Each of us is born with distinct gifts, to be developed and expanded through discipline and desire, or to be left to fade through apathy and anxiety. They encompass the kaleidoscopic range of human experiences, from construction worker to concert violinist, from doorman to doctor, from gardener to golfer, from proctor to president. Yet why must society make delineations, create class categories, foster exclusivity?
A concert violinist must go through decades of disciplined practice on top of requiring the inborn gifts, yet is the construction worker—who labors through years of apprenticeship and stultifying weather conditions while helping to create the concert hall—a less valuable person?
A doctor must go through endless years of highly specific training and staves off disease, yet is the doorman—who helps to guard the doctor’s co-op against crime and murder, and keeps order—a less valuable person?
A professional golfer must devote immeasurable time to drives and putts while offering entertainment and ready aspiration, yet is the gardener—who maintains the course and cultivates beauty and oxygen with perpetual toil—a less valuable person?
A president, whether of company or country, must cultivate expansive education, political skills and charisma to guide and inspire groups of people with much at stake, yet is the proctor—who oversaw the president’s bar exam and ensures integrity and discipline within life-changing circumstances—a less valuable person?
These questions can be answered quite simply and directly. When guided by integrity on a daily basis, such positions require singular gifts and devotion while making tangible contributions to society. Who can say which is more valuable; who are we to judge?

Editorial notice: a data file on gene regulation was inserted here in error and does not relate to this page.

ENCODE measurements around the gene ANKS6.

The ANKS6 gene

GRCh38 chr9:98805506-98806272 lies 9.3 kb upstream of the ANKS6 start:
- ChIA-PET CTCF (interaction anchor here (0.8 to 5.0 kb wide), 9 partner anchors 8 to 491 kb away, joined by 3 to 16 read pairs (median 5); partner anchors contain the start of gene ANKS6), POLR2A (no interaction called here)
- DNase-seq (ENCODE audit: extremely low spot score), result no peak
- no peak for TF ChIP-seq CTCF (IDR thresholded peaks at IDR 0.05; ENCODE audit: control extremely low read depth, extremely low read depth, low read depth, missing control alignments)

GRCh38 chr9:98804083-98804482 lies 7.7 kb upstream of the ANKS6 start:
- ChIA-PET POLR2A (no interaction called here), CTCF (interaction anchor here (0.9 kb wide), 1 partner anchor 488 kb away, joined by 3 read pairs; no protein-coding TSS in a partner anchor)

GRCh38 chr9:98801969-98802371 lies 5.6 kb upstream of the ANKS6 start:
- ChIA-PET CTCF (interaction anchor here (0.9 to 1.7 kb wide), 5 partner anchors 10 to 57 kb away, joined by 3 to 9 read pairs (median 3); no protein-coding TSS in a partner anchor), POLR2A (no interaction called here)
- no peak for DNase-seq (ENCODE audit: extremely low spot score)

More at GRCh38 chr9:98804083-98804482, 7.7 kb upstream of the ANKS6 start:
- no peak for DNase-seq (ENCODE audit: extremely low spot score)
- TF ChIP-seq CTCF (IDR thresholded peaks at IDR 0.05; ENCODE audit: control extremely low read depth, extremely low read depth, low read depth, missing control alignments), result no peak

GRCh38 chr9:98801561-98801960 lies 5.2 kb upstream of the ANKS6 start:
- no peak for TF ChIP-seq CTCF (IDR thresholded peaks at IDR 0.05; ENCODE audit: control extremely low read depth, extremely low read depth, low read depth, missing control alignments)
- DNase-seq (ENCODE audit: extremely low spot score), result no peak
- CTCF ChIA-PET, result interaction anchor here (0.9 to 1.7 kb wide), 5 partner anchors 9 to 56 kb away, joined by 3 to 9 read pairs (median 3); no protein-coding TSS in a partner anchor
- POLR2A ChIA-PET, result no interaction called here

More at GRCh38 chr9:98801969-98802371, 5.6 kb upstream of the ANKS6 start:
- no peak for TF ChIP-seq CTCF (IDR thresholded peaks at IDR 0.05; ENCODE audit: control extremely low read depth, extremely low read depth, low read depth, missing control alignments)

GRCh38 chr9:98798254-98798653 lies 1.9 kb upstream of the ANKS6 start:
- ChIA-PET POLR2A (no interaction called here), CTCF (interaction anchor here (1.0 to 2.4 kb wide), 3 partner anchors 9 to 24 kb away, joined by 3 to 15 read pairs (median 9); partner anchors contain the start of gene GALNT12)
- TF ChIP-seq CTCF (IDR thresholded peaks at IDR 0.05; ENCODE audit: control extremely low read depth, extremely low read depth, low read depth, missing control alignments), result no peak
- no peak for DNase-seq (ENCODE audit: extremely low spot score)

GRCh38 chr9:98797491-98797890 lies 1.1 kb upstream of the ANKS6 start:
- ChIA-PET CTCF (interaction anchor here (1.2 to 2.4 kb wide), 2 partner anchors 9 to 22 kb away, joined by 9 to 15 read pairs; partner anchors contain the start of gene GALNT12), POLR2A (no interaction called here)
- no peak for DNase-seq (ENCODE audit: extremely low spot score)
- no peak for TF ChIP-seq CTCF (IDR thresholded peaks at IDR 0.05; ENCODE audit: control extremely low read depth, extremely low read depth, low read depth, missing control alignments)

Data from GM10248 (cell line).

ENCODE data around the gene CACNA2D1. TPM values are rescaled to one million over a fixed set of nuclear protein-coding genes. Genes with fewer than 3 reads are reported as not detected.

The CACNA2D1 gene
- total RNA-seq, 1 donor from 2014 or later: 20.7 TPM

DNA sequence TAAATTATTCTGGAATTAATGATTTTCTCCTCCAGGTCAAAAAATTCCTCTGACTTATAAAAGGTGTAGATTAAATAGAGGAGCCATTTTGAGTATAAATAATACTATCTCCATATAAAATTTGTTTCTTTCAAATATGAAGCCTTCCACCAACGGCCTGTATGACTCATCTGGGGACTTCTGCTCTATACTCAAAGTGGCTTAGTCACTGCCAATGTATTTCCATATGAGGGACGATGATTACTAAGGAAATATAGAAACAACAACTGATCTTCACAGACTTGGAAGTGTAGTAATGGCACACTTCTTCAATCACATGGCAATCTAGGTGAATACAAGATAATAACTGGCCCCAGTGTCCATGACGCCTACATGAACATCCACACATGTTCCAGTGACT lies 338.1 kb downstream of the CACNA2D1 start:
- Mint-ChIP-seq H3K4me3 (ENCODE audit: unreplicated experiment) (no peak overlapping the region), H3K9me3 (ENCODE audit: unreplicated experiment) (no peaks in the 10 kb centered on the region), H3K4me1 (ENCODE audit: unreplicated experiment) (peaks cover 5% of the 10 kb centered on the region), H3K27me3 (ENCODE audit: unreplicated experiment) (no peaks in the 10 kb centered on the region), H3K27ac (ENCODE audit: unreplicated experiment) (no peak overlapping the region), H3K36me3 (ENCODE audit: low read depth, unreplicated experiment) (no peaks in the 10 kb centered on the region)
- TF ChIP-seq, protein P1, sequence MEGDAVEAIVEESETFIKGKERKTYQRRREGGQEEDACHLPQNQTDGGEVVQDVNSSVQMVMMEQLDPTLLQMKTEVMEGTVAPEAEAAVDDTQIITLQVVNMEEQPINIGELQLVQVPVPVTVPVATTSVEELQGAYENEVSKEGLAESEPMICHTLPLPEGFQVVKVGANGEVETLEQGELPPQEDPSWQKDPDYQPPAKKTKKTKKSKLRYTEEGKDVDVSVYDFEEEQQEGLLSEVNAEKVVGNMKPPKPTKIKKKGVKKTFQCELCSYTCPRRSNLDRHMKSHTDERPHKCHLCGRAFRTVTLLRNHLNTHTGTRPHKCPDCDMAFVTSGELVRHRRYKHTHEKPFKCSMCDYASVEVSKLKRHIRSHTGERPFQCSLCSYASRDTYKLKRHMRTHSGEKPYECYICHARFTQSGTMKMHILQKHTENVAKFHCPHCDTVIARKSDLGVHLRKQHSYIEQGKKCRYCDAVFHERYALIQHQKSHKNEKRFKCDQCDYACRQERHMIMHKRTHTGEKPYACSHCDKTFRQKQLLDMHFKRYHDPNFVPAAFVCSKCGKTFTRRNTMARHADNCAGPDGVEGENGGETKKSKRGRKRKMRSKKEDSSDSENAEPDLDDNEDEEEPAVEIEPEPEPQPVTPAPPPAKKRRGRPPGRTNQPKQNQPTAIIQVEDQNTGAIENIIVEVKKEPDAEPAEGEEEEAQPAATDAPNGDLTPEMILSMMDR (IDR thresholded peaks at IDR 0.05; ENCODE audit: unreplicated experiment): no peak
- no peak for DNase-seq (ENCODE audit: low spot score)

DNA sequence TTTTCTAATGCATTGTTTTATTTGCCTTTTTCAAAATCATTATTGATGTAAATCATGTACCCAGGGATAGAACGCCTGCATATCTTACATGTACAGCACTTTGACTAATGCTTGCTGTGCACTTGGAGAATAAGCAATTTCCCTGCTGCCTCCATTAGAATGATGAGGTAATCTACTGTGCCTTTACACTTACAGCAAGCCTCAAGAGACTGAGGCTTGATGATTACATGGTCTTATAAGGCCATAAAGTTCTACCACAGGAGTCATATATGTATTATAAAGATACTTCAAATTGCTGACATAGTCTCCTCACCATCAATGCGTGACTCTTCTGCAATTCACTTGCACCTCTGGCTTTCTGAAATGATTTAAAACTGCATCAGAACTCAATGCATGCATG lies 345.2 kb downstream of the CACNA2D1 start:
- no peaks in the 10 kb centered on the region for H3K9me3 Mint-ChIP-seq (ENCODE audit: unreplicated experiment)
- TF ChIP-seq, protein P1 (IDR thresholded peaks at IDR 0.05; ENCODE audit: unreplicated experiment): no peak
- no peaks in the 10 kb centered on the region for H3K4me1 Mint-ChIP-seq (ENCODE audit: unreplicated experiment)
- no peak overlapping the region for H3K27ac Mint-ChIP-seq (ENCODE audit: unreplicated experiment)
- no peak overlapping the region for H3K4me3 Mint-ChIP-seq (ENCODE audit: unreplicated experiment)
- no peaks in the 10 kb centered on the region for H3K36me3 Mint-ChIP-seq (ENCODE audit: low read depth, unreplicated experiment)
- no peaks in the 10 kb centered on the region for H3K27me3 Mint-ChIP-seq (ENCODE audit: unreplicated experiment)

Of course, absent the ethical aspect, the more-or-less-valuable answer becomes painfully clear. The New York Times’ Editorial Board, in “Truth and Lies in the Age of Trump,” captured the current reality:
"The rise of social media has been great in many ways. In a media environment with endless inputs and outlets, citizens can inform and entertain one another, organize more easily and hold their leaders accountable. But it also turns out that when everyone can customize his or her own information bubble, it’s easier for demagogues to deploy made-up facts to suit the story they want to tell. That’s what Mr. Trump has done. For him, facts aren’t the point; trust is. Like any autocrat, he wins his followers’ trust — let’s call it a blind trust — by lying so often and so brazenly that millions of people give up on trying to distinguish truth from falsehood. Whether the lie is about millions of noncitizens voting illegally, or the crime rate, or President Obama’s citizenship, it doesn’t matter: In a confusing world of competing, shouted “truths,” the simplest solution is to trust in your leader. As Mr. Trump is fond of saying, “I alone can fix it.”
Even in the face of an avalanche of proof and press and pressure, for so many in public and private life the ego continues to rule and forbids them to simply come right out and say that they made a mistake, which more often than not would close the matter and that direct acknowledgement would itself engender trust!
Beyond those who demonstrate repeated ethical lapses, though, given the abundantly meaningful and measurable contributors in wide-ranging occupations across counties and countries, why in the world must ego be so prevalent? Is this person more precious than that one? Does he or she deserve more or less? Does a bank teller on the front lines of the customer experience making $35,000 a year not deserve the same respect as the investment banker putting together mergers making $3.5 million a year?
Are we using our resources to further contribute to society or to buy trophy items with little practical purpose other than to proffer ostentatious display? The Red Cross worker who assists with flash floods saves lives. The fireman who puts out flash fires saves lives. Who does the flash-clad consumer save?